@Trevor – Nice idea and well presented. I also did not know about multiple event handler assignments in one binding. Very useful. I reckon all those events where we should consider adding the same functionality for keyboard users as we do mouse users, such as mouseover/focus and mouseout/blur, can all make use of multi-binding to help with accessibility concerns.

  • Willabee says:

    @BillyG – Assuming we have users who cannot write (adding more than one space between words) then you should have done your Regular Expressions tutorial with @Jeffery Way…. so modify @Trevor’s code and fix it; by changing one line of code into two…


    var text = jQuery.trim($(this).val()).replace(/\s+/g," ");
    var numWords = text.split(' ').length;

    Now, you can enter as much white space as you want between words and it will still do a correct word count.

  • Willabee says:

    It is easy to criticise the work that others do to try and help you become better at what you do.

    It is much better to be positive and offer solutions to an occasional bug or less than perfect solution.

    I just refactored my own solution above and got it down to a jQuery’s one liner chaining statement (Cascade Pattern)…


    var numWords = jQuery.trim($(this).val()).replace(/\s+/g," ").split(' ').length;

  • salih says:

    merhaba çok güzel bir çalışma ellerinize sağlık.

  • Tom says:

    You should check if there is string characters more than XX length, meaning that if you write more than 1 space, it is counting like words, so 50 spaces and just a letter, get “50 words” … WRONG.

    And too, “and” “to” “from” should not be counted, so I personally, recommend to make it if between space and space there are more or equal than 5 characters, count like word, else not.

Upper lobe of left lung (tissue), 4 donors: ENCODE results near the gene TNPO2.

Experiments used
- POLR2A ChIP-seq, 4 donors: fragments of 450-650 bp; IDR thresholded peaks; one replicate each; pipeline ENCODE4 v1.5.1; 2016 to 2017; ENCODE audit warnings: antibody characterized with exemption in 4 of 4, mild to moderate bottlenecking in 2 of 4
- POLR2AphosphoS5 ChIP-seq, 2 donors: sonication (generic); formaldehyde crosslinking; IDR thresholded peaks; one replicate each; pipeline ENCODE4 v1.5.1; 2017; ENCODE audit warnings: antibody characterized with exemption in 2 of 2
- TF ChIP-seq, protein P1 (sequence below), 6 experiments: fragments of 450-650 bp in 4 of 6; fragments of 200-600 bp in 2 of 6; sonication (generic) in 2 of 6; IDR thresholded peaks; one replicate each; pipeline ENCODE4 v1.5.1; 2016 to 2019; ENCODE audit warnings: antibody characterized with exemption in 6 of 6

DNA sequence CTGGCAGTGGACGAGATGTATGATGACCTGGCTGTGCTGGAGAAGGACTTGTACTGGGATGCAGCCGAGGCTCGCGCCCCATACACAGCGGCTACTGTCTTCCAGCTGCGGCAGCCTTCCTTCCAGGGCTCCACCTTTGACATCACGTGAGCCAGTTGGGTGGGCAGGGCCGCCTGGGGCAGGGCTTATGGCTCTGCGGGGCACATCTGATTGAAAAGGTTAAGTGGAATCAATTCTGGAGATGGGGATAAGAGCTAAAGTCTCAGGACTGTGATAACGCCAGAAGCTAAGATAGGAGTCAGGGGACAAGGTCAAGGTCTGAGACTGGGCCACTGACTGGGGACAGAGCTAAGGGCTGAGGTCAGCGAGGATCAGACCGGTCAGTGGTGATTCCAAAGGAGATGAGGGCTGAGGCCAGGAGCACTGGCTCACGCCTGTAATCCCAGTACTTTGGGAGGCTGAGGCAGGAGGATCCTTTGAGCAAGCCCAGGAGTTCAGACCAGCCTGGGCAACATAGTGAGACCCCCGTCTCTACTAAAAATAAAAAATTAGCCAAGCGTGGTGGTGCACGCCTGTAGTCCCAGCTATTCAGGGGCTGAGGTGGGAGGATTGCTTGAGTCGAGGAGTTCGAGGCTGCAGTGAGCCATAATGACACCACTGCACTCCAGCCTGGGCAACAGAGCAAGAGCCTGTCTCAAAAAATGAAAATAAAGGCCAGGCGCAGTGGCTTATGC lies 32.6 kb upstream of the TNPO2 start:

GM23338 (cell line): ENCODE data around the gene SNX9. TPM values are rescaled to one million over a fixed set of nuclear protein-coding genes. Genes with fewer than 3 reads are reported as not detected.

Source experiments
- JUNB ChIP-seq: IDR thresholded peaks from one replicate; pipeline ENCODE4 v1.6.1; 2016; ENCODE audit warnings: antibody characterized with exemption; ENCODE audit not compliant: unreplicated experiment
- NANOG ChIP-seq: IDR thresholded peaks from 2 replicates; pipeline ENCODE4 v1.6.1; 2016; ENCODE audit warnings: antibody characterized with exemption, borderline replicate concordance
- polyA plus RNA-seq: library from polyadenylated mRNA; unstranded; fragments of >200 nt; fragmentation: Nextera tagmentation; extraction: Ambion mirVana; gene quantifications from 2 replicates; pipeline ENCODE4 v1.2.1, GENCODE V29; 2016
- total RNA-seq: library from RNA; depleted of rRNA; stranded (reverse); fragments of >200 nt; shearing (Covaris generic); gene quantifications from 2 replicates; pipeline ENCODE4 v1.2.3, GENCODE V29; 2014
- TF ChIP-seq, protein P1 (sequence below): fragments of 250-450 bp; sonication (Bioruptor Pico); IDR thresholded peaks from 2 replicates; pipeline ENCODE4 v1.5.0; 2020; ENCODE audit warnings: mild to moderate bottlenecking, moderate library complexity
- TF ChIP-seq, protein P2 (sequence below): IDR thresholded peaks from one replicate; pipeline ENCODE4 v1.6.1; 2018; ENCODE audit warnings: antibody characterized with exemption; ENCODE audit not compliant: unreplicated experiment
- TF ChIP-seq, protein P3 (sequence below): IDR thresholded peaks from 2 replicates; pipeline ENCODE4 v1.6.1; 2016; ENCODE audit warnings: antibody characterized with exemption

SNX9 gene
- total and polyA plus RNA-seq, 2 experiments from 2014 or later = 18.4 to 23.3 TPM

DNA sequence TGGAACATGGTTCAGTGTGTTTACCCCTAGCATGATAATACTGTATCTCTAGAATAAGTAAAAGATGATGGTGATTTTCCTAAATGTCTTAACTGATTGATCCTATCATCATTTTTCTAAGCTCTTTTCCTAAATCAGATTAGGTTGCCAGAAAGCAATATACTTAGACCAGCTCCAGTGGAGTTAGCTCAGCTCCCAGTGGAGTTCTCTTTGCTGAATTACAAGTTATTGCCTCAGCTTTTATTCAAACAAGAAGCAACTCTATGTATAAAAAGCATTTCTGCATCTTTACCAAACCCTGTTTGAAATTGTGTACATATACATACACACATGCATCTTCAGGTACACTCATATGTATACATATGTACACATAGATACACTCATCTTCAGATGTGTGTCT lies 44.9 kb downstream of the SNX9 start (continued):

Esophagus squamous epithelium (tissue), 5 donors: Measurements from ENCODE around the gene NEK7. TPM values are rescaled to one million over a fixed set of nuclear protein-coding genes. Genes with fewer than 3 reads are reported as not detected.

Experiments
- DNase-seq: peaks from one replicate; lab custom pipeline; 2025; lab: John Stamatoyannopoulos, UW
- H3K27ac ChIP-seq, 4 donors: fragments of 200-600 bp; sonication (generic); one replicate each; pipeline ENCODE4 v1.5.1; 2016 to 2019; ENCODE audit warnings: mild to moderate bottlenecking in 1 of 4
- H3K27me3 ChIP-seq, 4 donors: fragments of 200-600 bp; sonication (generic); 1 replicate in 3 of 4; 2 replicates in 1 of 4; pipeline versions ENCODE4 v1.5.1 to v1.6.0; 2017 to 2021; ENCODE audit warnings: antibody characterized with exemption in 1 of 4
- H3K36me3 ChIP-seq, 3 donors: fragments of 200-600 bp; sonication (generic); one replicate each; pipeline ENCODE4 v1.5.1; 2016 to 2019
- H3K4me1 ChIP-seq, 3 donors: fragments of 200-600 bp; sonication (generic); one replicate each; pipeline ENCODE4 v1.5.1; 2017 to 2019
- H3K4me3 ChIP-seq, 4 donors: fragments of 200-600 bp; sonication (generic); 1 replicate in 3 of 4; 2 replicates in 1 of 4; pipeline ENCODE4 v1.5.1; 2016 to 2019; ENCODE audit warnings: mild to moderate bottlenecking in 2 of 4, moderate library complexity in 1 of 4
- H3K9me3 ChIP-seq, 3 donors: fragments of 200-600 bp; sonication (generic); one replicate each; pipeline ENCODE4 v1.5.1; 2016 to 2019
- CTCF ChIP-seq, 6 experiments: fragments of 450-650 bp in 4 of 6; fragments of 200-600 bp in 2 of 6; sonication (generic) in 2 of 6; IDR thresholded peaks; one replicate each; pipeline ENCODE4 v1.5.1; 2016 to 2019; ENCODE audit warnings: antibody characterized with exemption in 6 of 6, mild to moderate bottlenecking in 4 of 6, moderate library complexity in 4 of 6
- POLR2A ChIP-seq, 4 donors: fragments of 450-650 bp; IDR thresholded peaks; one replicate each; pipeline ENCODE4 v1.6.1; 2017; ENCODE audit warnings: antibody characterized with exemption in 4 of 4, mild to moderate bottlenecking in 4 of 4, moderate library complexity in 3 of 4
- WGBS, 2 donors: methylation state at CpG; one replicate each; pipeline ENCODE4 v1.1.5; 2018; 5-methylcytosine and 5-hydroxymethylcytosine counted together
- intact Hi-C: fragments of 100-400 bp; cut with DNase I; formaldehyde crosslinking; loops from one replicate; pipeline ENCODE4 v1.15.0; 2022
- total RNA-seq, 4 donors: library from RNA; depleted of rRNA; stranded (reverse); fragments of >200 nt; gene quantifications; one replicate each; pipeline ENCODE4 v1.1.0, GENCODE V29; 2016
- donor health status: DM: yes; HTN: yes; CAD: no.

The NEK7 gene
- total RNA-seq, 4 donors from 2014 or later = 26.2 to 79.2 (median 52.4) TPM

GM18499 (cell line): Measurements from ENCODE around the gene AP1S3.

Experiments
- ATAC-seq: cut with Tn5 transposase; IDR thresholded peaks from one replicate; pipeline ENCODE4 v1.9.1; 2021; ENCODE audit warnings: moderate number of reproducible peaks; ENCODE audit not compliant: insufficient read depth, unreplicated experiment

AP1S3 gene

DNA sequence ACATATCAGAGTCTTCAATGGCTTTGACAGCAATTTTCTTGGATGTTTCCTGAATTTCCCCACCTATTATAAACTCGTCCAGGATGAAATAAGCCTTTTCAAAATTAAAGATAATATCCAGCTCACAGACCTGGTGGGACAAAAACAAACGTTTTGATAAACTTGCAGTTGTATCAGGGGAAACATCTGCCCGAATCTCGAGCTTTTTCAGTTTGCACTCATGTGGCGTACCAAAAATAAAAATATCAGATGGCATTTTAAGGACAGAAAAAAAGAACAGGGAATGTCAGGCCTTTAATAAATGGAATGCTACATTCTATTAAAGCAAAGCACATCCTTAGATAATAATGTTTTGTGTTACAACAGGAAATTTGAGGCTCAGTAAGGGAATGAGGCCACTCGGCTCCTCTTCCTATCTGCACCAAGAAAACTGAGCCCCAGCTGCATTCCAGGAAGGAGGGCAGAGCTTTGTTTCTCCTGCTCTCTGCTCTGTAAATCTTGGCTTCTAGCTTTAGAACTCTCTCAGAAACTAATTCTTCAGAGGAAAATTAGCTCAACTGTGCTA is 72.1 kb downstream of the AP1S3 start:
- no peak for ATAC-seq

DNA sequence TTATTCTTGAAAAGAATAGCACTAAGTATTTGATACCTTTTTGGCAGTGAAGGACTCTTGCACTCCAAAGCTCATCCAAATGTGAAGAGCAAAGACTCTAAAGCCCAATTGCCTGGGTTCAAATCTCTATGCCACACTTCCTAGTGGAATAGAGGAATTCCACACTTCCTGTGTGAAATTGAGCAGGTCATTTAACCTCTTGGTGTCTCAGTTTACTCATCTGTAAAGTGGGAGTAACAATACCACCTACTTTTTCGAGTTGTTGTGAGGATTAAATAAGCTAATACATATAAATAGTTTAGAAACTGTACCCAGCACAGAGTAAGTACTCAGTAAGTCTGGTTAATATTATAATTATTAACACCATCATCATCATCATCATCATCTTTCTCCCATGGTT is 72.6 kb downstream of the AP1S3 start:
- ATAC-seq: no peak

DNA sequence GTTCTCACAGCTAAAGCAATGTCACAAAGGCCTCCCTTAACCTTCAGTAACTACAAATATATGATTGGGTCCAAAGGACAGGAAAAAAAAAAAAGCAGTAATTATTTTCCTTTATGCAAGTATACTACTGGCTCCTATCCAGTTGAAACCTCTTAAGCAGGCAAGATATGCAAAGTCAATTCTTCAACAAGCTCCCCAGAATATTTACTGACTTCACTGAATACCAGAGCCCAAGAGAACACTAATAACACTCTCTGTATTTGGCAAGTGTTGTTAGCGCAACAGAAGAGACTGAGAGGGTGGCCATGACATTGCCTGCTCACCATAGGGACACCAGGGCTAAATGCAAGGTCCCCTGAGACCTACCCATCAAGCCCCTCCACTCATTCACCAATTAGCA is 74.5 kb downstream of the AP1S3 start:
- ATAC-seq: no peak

• BillyG says:

    @Willabee
    I apologize, the purpose of my first post was only to give you a hint about a “problem” you may overlooked.
    But as my post was not there the next day, I thought…
    Anyway, you gave me two good hints here: About binding a function to multiple events and the hint about the regular expressions tutorials.
    Thanks for this!

  • Jihad Aravassry says:

    Good work!!

  • Nykeri says:

    thanks man really nice

  • Maicon says:

    I learned more about JQuery with this. Good work!

  • Scott says:

    Very nice :D

  • check-one says:

    Modified to count words after line break and not to count multiple spaces as word:

    $(document).ready(function() {
    $(“[class^='count[']“).each(function() {
    var elClass = $(this).attr(‘class’);
    var minWords = 0;
    var maxWords = 0;
    var countControl = elClass.substring((elClass.indexOf(‘['))+1, elClass.lastIndexOf(']‘)).split(‘,’);

    if(countControl.length > 1) {
    minWords = countControl[0];
    maxWords = countControl[1];
    } else {
    maxWords = countControl[0];
    }

    $(this).after(‘0 Words’);
    if(minWords > 0) {
    $(this).siblings(‘.wordCount’).addClass(‘error’);
    }

    $(this).bind(‘keyup click blur focus change paste’, function() {
    var number = 0;
    var numWords = $(this).val().match(/\b/g);

    if(numWords) {
    number = numWords.length/2;
    }

    $(this).siblings(‘.wordCount’).children(’strong’).text(number);

    if(number maxWords && maxWords != 0)) {
    $(this).siblings(‘.wordCount’).addClass(‘error’);
    } else {
    $(this).siblings(‘.wordCount’).removeClass(‘error’);
    }
    });
    });
    });

  • ASG says:

    Great job. Love the counter. Thanks.